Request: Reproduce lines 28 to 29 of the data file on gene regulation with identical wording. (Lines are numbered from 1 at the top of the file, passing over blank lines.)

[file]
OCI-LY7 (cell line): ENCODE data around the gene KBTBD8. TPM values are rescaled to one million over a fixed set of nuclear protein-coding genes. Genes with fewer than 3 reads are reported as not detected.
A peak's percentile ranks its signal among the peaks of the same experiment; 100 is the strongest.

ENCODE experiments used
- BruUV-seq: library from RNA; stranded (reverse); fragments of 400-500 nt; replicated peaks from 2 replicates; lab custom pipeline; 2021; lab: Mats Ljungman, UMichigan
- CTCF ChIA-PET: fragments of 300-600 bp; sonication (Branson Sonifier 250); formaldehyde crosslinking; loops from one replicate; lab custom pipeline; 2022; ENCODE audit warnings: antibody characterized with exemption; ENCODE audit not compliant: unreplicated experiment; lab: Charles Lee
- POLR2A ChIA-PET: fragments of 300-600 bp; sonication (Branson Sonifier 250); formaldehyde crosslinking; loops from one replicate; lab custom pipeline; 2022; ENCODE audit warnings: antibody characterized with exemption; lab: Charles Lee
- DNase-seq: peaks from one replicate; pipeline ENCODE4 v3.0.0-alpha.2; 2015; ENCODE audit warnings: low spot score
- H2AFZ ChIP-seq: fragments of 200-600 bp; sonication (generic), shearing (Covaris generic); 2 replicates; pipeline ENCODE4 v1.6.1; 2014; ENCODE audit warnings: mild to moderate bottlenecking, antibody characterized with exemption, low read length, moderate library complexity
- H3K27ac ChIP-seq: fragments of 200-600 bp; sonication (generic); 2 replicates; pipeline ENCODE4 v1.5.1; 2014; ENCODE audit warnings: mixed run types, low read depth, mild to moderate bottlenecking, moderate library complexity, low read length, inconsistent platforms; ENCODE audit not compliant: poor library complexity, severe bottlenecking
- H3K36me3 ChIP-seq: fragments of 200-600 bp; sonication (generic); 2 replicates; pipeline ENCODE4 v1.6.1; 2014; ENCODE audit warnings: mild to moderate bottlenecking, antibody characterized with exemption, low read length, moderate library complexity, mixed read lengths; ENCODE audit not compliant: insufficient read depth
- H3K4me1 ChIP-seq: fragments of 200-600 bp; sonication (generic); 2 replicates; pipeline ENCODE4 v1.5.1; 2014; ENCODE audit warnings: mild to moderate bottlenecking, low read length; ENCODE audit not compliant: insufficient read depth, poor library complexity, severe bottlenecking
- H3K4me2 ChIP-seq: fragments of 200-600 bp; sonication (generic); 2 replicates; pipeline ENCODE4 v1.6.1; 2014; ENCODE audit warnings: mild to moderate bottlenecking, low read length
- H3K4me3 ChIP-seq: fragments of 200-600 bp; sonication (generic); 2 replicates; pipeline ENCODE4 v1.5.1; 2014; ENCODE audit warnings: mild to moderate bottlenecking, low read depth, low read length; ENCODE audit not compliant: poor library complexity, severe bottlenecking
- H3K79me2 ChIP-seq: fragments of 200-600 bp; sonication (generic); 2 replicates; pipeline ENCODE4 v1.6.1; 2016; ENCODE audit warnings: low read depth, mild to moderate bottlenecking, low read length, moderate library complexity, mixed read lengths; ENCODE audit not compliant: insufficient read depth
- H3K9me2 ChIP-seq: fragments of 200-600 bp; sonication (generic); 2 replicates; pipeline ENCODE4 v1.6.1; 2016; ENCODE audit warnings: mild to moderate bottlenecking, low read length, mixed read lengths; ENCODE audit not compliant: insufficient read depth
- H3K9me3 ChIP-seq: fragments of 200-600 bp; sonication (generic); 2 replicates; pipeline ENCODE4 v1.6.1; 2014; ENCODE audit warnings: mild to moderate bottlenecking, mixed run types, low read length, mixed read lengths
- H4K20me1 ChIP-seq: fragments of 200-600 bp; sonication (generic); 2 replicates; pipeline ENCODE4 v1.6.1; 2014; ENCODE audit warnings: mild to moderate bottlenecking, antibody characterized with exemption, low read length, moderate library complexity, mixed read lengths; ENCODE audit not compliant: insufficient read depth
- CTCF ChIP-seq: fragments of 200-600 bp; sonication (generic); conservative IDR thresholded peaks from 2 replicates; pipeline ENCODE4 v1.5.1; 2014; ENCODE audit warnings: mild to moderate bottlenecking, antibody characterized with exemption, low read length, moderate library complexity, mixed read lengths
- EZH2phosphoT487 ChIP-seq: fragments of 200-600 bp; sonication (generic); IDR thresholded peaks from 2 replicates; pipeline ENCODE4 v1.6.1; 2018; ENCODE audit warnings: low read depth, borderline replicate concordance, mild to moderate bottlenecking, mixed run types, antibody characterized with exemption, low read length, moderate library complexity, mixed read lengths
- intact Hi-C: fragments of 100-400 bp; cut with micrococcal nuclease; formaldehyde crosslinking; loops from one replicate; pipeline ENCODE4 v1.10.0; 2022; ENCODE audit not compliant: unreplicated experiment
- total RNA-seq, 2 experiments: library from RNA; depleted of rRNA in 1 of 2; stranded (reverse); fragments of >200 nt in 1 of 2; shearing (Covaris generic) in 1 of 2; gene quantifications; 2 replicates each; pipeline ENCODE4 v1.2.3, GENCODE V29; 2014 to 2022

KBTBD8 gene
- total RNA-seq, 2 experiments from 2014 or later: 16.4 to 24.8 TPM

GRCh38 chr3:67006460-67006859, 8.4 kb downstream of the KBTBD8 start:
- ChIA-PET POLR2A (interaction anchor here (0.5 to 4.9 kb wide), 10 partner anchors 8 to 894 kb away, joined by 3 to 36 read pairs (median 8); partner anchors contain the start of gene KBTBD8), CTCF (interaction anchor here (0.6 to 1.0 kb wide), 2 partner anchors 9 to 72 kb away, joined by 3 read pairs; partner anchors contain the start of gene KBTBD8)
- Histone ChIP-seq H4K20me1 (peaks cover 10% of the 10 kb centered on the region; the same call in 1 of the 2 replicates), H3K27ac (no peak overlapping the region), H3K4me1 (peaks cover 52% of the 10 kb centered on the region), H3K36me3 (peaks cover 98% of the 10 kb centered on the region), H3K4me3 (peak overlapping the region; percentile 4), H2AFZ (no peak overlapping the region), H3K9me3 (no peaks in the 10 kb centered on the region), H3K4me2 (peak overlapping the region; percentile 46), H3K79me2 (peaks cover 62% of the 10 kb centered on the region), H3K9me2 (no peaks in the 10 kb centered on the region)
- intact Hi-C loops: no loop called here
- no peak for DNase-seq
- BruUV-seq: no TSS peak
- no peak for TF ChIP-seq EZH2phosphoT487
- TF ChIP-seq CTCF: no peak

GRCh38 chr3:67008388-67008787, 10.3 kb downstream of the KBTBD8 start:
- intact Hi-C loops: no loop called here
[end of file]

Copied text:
- no peak for DNase-seq
- BruUV-seq: no TSS peak